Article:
The Lamborghini Countach LPI 800-4 received a fine share of criticism after the big debut. The massive fan base that probably still keeps posters of Countach from the 70s was eagerly expecting the remake. But once it came, disappointment followed.
Some say the new Countach is not anywhere near to being the iconic model from the past, especially considering the fact it uses the Aventador’s chassis and bears the Sian’s spirit. Others note the unbelievable price is not worthy of the only Countach-looking-like components. The list goes on.
But then, Lamborghini must have had a good reason to build the new Countach, knowing it lacked the resources to make it from scratch based on the original model? Surely, money had a big role to play here, but was it all about the revenue?
In 2021, Lamborghini had already sold 8,405 vehicles globally, with the Urus, the Huracan, and the Aventador making most of the sales, none of which come cheap. Did it need the Countach at all? Then again, based on the remake of an icon, Lamborghini aims to earn well over $2 million for each Countach sold.
We don’t claim we can decipher Lamborghini’s intentions, but we can speculate and discuss the new Countach based on the available information. Let’s do it together, and maybe we can manage to make a solid conclusion by the end of this article.
The Lamborghini Countach LPI 800-4 Marks The 50th Anniversary Of The Iconic Model From The ’70s
We should first refresh our knowledge of the original Countach to better understand the brand’s drive to make a new one. The first model of this sports car was revealed in 1971 as the successor of the Miura and brought forth Lamborghini’s dedication to blending power and design. It was the Countach that pushed Lamborghini towards the road it takes today with its iconic Italian wedge shape, the wild V-12 engine mounted lengthwise, the scissor doors, and much more.
The Countach was one of the last models that Ferruccio Lamborghini worked on before his retirement. Other team members included Paolo Stanzani, Massimo Parenti, Bob Wallace, and Marcello Gandini. They worked together to improve the features of Miura to boost performance, even out weight distribution, and enhance high-speed stability. But in the end, they created a sports car, not an improved GT.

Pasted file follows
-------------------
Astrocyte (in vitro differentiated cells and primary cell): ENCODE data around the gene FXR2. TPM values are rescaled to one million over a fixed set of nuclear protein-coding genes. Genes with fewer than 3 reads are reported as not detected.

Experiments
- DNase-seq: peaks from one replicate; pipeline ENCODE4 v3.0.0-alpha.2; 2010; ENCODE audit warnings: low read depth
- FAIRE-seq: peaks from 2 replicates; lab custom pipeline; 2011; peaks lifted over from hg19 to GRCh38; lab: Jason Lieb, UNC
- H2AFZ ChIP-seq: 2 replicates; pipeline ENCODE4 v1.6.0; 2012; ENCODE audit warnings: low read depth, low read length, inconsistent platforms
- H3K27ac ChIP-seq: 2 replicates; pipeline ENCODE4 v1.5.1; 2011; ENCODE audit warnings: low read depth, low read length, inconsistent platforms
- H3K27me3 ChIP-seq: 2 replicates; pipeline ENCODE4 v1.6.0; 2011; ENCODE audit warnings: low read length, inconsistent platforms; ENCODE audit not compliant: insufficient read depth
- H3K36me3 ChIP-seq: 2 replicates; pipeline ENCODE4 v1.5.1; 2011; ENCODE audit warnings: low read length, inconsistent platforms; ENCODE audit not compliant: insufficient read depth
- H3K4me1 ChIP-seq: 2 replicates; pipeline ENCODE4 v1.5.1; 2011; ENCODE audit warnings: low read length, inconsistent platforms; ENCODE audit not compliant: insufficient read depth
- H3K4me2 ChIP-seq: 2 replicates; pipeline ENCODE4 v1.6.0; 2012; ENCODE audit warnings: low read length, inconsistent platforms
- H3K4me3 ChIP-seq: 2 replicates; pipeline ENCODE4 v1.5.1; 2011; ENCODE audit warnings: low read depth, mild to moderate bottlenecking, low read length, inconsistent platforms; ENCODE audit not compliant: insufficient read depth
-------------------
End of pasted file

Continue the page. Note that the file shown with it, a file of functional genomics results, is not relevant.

Gandini created a masterpiece of its kind with the Countach, making it wide, low, and overloaded with bold lines. The car’s distinctive (and first in production) wedge shape and the monstrous engine also contributed to the Countach becoming incredibly popular and present on every car enthusiast’s wall.
The truth is, the Countach didn’t sell the way everyone expected back in the day. It had a nice number of drawbacks and issues, including low visibility, an uncomfortable cabin, and a high price tag. Revisions and updates came over the years, but the Countach was not very practical in general.
All of this didn’t influence its popularity, though. The Countach helped Lamborghini define itself as a brand, which can sometimes be more important than sales. That’s why the brand still celebrates this sports car as the most significant point of its history. Just last year, Lamborghini marked the 50th anniversary of the Countach introduction, and with it, it announced the new model.
Knowing everything we do about the Countach, one has to wonder what Lamborghini aims to achieve with the redesign? Is it the goal to re-establish its name? Lamborghini hardly needs to do so. Maybe it’s about memories and emotion? It’s hard to tell, but we’ll try anyway.
“The Future Is Our Legacy”: A Truthful Bold Moto Or A Marketing Trick?
The first thing one might think when looking at the new Countach is that maybe Lamborghini wanted to resolve all the issues with the original model and make it better as the latter did partially with Miura. But then, the new Countach was based on the Aventador and the Sian, which is pretty clear even from the first look.
It’s interesting to note that the new Countach is an unmistakable take on the original model from a modern perspective, but without Gandini. The famous designer even distanced himself from the project, saying the new Countach doesn’t mirror his vision. Of course, fans noticed this early on.
The team behind the new car definitely tried, that’s for sure. All the significant design markings are present, plus the hybrid powertrain that matches a V12 of 769 horsepower with a 48-volt electric motor of 33 hp. So, the Countach is still a monstrously powerful sports car with distinctive styling.
As per Stephan Winkelmann, the current CEO, the Lamborghini Countach LPI 800-4 pays homage to the iconic model while showcasing the brand’s dedication to the future. It reflects the Lamborghini tradition as well as the focus on the future. Mitja Borkert, the current head of Lamborghini design, has a similar vision.
So, branding and customer experience are behind the Countach remake? It makes sense, but we can’t neglect the price point, especially when only 112 units of the LPI 800-4 were made and sold out at $2.6 million even before the premiere. In the end, maybe all these factors played a part in Lamborghini’s decision to make the new Countach.
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